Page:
Category Archives: History

Republicans just moved to give away our public lands. It’s not too late for Obama to stop them.

Barack Obama has put the Antiquities Act to good use, especially over these past few weeks. The Act allows the President to unilaterally designate national monuments, and only a concerted effort by Congress can overturn that decision. In late December, Obama protected Bears Ears in Utah and Gold Butte in Nevada despite some amount of state and Congressional resistance. Just last week, he protected three sites honoring the civil rights movement, and enlarged two existing monuments for good measure.

Even before his most recent spree, Obama had invoked the Antiquities Act more than any other President since the law was passed in 1906. So naturally, just hours before he steps down, I have one last proposal for him: President Obama must use the Antiquities Act one last time, to declare a National Monument on all federal land not already so designated.* If he doesn’t, there may not be much of it left by the time this Congress gives way to the next.

Continue reading Republicans just moved to give away our public lands. It’s not too late for Obama to stop them.

Trying to make sense of the Nin Com Soup Nutzy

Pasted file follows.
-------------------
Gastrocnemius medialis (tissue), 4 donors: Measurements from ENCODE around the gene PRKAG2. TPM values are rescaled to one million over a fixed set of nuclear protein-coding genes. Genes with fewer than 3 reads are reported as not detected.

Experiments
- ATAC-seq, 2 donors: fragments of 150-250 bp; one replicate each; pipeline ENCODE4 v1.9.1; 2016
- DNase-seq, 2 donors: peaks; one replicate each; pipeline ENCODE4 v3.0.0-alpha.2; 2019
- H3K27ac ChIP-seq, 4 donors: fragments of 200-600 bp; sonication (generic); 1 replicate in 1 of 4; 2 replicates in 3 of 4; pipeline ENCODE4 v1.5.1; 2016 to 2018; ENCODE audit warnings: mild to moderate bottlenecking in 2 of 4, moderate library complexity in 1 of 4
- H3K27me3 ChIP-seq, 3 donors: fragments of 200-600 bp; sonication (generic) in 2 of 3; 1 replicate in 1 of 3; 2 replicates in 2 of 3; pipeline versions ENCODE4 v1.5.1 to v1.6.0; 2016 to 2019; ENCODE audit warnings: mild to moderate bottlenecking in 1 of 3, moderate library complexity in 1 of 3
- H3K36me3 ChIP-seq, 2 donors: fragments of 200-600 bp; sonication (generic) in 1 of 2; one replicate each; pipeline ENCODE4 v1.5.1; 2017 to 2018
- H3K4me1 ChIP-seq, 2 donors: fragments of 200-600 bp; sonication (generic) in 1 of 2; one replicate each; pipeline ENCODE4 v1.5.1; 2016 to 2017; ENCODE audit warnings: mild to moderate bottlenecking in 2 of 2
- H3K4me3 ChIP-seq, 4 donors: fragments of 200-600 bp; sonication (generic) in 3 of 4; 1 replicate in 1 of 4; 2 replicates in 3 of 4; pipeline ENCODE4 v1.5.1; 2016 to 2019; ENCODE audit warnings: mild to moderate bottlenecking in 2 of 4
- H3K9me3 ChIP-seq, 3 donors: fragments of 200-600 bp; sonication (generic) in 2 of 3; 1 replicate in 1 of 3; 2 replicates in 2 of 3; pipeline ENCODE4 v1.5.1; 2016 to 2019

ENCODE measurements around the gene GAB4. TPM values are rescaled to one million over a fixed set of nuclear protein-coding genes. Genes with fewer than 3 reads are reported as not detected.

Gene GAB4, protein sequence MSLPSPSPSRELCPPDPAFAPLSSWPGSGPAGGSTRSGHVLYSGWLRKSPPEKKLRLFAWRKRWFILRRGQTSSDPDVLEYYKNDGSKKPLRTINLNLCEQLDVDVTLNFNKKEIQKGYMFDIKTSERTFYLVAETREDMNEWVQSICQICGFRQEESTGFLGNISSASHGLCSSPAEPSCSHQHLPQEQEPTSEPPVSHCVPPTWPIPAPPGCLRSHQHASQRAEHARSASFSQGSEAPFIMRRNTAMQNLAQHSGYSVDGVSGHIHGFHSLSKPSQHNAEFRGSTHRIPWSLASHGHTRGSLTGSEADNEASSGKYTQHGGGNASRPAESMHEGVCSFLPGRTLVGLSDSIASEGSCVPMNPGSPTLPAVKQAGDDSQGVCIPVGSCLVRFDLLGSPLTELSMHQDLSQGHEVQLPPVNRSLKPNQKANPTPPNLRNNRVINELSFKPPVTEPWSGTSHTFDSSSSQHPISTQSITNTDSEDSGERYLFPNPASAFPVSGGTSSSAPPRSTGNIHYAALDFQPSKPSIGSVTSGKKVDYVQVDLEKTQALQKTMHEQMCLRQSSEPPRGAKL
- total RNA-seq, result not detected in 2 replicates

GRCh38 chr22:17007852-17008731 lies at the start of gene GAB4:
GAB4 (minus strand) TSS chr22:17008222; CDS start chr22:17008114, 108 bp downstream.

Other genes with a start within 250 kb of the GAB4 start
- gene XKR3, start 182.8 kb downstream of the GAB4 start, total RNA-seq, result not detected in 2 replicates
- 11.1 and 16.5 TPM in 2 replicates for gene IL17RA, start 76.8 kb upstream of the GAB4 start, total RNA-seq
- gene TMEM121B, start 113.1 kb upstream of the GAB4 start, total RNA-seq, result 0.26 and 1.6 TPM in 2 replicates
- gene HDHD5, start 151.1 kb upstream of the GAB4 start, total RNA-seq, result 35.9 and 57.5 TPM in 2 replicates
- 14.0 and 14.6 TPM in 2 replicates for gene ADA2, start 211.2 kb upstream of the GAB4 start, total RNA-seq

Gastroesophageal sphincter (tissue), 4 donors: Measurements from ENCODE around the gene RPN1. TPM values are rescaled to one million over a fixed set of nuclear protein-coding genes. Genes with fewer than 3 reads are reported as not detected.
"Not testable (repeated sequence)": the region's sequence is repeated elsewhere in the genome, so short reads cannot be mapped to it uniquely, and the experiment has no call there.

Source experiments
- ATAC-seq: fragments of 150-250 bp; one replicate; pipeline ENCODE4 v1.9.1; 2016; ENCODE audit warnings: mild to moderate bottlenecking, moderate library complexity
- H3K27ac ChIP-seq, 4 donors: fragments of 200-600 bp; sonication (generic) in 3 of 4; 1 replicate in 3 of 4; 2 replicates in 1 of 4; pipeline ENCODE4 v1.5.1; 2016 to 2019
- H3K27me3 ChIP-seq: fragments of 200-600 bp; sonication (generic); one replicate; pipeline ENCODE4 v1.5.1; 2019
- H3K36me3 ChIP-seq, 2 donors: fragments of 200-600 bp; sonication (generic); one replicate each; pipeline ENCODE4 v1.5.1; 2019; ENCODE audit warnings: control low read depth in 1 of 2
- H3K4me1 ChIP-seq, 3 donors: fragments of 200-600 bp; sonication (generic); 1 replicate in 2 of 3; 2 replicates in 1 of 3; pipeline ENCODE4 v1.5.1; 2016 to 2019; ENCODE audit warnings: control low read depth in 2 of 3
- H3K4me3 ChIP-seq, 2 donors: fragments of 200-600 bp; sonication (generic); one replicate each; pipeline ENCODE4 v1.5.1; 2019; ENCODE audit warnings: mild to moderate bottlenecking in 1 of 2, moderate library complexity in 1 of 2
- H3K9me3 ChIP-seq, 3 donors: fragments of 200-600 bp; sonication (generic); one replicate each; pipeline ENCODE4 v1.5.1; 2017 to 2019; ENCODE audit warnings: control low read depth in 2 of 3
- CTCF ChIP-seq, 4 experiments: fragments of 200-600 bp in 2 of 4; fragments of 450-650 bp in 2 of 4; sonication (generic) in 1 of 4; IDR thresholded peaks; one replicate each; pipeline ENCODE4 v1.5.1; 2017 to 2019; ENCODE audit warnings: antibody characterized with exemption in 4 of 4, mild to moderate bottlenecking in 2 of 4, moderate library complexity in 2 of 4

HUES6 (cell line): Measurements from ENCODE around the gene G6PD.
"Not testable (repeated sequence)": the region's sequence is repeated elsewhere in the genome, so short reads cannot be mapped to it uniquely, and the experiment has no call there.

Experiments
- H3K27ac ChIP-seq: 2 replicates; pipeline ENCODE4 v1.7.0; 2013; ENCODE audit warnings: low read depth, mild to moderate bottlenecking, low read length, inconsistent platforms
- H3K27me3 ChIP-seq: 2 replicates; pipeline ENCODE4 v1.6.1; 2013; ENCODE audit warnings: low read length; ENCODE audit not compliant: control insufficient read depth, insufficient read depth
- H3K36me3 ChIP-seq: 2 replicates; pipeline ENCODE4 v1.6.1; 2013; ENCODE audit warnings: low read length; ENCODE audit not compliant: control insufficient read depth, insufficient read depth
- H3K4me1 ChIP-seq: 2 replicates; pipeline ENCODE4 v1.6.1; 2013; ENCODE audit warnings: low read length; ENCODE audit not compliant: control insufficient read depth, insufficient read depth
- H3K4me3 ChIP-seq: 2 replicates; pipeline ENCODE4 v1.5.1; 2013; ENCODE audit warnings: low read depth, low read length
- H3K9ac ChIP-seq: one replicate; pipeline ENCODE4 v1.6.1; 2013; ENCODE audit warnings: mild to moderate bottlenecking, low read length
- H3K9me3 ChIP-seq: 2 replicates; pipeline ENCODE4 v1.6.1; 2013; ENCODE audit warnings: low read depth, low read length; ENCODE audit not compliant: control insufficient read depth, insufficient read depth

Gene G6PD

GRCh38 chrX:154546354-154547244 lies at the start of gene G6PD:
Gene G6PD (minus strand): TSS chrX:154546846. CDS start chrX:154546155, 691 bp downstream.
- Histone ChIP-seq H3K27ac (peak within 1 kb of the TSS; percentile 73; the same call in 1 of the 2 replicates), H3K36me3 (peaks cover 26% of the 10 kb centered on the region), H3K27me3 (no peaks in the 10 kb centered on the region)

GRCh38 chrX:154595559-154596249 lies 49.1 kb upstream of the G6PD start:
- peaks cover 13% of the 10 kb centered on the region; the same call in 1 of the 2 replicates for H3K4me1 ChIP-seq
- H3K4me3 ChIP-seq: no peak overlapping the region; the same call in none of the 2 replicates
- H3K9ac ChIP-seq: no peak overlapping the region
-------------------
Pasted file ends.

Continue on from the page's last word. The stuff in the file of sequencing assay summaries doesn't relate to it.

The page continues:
A cafe in London intent on living up to a name that otherwise makes little sense for a coffee shop — Nin Com Soup — drew some attention last month when it introduced a new flavor of smoothie, decorated it with a swastika, and called it “Nutzy”.

Continue reading Trying to make sense of the Nin Com Soup Nutzy

Steve Bannon is not so far outside the American mainstream, after all

Now that erstwhile campaign manager Steve Bannon helped make the White House white (nationalist) again, President-Elect Donald Trump graciously decided to let him stick around. Unsurprisingly, the announcement that Bannon would fill the role of chief strategist in the Trump administration caused consternation in the Jewish community due to his ex-wife’s allegation that he is an anti-Semite.

Although said ex proffered several bits of evidence to support her claim, only one has been corroborated by independent sources: that Bannon wanted to know why the Westland School’s library stocked so many books about Chanuka. In context, the fact that Bannon singled out Chanuka suggests an unseemly level of concern over Jewish representation at the school.*

Continue reading Steve Bannon is not so far outside the American mainstream, after all

Mel Gibson and Stephen Colbert haven’t changed at all

On Tuesday night, Stephen Colbert hit Mel Gibson hard: “Hey, Mel-Mels? When you look back on your life, do you think you’ll have any regrets?” (Mel-Mels’ reply: “No. Not one.”) And had Gibson asked Colbert the same question in return, I’m sure Stephen could have come up with at least one regret of his own: going soft on erstwhile interviewee Donald Trump.

Continue reading Mel Gibson and Stephen Colbert haven’t changed at all

President Donald Trump is no more difficult to understand than Obama

Back on August 10, just after Donald Trump suggested that perhaps “the Second Amendment people” could do “something” about Hillary Clinton, and his supporters explained he meant they could put on an unprecedented display of unity, Trevor Noah had a very reasonable-sounding complaint about a potential Trump Presidency:

Continue reading President Donald Trump is no more difficult to understand than Obama